Wound Cleansing

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Problems with getting wounds to heal or skin infections to clear are often related to the way you handle the wound itself. Overly rough treatment can aggravate inflamed areas, possibly even helping infections spread.

New skin and connective tissue are sensitive. Use warmed saline or water and avoid hard scrubbing. Use your fingertips (wear latex gloves) in light, circular motions instead of using sponges, cotton or gauze. If there is a heavy accumulation of drainage or scabbing that needs to be removed, allow the cleanser and water to soak in thoroughly first. Peroxide can also help loosen the crusted areas.

Contrary to popular belief, allowing peroxide to do some of this work is less traumatic to the tissues than hard scrubbing, but use it only if absolutely needed. Enzyme sprays and creams are also good but more expensive (farm-supply stores may have the best prices). Injured and inflamed areas may also be more sensitive to iodine-based surgical scrubs. Instead, try a medicated shampoo (see August 1998) on the areas surrounding wounds and over the top of thick crusts or scabs.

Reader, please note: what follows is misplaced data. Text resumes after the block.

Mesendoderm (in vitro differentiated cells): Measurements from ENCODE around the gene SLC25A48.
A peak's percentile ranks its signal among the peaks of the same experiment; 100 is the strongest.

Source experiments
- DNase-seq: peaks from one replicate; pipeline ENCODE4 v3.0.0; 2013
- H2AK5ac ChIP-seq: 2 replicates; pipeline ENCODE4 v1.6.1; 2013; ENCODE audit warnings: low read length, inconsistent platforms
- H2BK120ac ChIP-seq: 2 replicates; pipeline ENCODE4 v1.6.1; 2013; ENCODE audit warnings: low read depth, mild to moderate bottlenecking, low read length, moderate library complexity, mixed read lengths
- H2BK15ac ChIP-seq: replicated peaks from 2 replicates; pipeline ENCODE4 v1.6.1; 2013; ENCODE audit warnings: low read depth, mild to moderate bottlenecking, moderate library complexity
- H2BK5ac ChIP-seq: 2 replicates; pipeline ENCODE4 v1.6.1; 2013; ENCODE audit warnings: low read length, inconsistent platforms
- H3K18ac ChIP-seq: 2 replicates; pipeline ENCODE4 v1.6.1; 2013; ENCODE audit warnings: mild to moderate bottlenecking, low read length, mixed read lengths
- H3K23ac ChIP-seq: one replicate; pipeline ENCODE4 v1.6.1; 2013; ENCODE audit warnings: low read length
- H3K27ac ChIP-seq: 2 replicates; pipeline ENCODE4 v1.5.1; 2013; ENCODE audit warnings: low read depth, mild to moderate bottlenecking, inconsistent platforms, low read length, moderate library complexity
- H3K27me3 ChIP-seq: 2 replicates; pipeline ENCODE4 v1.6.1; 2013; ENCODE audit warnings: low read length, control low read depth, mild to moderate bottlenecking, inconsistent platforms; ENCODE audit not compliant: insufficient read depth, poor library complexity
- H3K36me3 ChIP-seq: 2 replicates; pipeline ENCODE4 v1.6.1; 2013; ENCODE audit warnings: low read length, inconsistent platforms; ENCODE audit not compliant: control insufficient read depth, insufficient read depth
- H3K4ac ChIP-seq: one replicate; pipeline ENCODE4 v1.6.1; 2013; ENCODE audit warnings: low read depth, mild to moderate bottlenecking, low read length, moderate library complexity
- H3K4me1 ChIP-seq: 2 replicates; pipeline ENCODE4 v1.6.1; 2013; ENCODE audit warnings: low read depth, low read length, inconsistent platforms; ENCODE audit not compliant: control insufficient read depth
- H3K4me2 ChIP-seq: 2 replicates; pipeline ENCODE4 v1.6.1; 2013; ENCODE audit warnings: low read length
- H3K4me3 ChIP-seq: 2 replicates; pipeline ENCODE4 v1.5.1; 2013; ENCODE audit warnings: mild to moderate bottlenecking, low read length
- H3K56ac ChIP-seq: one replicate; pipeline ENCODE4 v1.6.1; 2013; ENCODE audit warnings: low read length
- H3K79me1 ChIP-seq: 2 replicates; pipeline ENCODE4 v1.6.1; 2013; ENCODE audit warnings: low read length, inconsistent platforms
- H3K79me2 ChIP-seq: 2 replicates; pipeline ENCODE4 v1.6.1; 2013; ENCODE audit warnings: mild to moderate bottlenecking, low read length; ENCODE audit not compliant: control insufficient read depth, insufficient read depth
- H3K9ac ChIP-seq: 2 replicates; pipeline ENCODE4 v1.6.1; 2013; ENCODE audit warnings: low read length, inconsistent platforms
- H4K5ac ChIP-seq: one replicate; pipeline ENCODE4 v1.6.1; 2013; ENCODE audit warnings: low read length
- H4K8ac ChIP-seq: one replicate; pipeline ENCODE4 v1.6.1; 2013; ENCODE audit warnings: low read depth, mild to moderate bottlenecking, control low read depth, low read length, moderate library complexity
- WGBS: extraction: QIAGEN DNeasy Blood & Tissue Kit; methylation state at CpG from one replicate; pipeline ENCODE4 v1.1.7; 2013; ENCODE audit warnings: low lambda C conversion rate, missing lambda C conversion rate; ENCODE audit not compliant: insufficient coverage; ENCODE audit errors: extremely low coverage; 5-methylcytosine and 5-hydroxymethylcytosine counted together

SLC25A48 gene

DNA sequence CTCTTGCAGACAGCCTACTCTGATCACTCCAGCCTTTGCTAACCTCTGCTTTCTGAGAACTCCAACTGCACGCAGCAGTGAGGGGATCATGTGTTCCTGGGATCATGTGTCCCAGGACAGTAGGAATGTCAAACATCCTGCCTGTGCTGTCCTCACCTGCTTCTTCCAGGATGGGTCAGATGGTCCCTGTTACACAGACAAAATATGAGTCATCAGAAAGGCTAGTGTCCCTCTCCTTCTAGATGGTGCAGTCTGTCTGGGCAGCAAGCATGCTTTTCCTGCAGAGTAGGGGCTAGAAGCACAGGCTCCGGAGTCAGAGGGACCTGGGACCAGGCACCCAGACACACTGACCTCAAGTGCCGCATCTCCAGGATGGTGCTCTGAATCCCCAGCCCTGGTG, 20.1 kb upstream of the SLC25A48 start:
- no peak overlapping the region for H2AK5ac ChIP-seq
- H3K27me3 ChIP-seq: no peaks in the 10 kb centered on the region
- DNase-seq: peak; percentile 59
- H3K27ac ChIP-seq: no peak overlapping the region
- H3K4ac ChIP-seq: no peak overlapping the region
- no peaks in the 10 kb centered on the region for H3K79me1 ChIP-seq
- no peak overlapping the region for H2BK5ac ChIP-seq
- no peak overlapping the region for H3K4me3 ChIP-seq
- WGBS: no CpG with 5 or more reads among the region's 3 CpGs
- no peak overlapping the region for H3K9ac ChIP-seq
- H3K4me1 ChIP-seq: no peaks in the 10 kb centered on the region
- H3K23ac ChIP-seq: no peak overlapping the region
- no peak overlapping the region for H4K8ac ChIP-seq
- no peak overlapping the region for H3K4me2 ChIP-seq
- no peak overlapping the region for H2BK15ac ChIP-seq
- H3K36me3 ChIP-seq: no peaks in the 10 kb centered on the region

Rinse thoroughly, using warm then cold water (cold contracts blood vessels and eases inflammation as a final step). Gently pat the surrounding normal areas to remove excess moisture but allow the wound or infected spots to air dry completely before applying any medications or wraps/bandages. Use water-based medications rather than oily ones and apply in a thin layer. The skin needs to “breathe.”

If heavy drainage or marked inflammation (heat and swelling) persist, you need systemic (injectable or oral) treatment for probable deeper infections. As wounds stop draining and infected areas improve, stretch cleansing/treatment sessions to every 36 to 48 hours instead of once or twice a day (unless they begin to worsen).